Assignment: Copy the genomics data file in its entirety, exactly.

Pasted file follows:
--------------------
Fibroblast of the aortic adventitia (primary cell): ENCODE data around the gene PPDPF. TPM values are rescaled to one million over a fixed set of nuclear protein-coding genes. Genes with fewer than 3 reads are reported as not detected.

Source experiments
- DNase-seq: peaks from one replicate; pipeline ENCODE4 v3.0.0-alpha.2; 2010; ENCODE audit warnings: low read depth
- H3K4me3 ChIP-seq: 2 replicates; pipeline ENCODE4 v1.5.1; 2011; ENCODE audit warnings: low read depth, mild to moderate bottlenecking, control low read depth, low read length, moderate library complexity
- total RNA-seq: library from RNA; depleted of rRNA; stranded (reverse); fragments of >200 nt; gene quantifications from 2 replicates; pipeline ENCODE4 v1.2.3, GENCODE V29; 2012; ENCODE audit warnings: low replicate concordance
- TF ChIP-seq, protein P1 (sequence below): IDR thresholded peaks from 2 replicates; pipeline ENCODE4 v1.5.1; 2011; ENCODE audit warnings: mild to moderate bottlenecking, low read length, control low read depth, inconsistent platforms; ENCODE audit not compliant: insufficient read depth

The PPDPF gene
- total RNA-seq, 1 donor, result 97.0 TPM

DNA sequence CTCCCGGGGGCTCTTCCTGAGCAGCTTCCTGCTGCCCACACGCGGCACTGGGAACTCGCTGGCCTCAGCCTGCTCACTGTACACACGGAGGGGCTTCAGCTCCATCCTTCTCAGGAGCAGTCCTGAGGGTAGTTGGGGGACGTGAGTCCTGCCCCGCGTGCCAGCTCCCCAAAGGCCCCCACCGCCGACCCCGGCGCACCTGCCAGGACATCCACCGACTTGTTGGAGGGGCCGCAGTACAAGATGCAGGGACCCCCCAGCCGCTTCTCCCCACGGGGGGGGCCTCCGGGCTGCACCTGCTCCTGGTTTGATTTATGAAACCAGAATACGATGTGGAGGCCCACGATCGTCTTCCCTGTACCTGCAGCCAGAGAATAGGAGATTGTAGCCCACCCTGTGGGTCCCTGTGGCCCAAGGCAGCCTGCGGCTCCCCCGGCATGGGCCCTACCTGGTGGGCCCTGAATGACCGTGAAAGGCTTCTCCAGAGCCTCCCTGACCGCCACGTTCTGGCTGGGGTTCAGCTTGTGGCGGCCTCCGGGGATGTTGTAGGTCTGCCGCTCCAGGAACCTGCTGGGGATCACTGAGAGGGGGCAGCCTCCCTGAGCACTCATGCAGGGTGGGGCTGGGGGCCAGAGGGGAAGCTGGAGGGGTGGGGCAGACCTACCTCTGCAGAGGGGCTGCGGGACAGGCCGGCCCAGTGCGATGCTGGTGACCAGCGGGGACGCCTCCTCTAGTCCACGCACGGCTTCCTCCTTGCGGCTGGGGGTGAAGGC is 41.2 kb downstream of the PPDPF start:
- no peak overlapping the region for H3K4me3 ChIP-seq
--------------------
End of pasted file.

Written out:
Fibroblast of the aortic adventitia (primary cell): ENCODE data around the gene PPDPF. TPM values are rescaled to one million over a fixed set of nuclear protein-coding genes. Genes with fewer than 3 reads are reported as not detected.

Source experiments
- DNase-seq: peaks from one replicate; pipeline ENCODE4 v3.0.0-alpha.2; 2010; ENCODE audit warnings: low read depth
- H3K4me3 ChIP-seq: 2 replicates; pipeline ENCODE4 v1.5.1; 2011; ENCODE audit warnings: low read depth, mild to moderate bottlenecking, control low read depth, low read length, moderate library complexity
- total RNA-seq: library from RNA; depleted of rRNA; stranded (reverse); fragments of >200 nt; gene quantifications from 2 replicates; pipeline ENCODE4 v1.2.3, GENCODE V29; 2012; ENCODE audit warnings: low replicate concordance
- TF ChIP-seq, protein P1 (sequence below): IDR thresholded peaks from 2 replicates; pipeline ENCODE4 v1.5.1; 2011; ENCODE audit warnings: mild to moderate bottlenecking, low read length, control low read depth, inconsistent platforms; ENCODE audit not compliant: insufficient read depth

The PPDPF gene
- total RNA-seq, 1 donor, result 97.0 TPM

DNA sequence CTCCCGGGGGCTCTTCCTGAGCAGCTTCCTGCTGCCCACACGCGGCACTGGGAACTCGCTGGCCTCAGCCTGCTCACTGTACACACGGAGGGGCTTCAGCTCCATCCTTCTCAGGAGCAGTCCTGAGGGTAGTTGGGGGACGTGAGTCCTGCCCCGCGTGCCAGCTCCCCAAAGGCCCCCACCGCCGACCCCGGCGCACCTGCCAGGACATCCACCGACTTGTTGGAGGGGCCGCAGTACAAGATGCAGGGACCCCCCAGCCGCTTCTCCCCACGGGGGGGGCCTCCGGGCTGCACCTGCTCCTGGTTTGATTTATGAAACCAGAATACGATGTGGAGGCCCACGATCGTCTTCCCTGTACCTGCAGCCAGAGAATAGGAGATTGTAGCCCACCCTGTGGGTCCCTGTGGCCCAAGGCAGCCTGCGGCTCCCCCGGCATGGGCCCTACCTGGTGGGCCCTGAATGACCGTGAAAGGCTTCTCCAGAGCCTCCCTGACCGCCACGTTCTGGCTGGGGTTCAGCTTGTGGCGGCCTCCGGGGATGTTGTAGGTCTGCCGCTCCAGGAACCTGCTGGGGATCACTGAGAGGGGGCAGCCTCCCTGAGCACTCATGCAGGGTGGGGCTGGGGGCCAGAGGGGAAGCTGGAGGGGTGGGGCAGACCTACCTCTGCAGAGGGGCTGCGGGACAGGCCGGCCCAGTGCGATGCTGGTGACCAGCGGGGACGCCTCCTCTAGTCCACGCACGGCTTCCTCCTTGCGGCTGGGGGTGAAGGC is 41.2 kb downstream of the PPDPF start:
- no peak overlapping the region for H3K4me3 ChIP-seq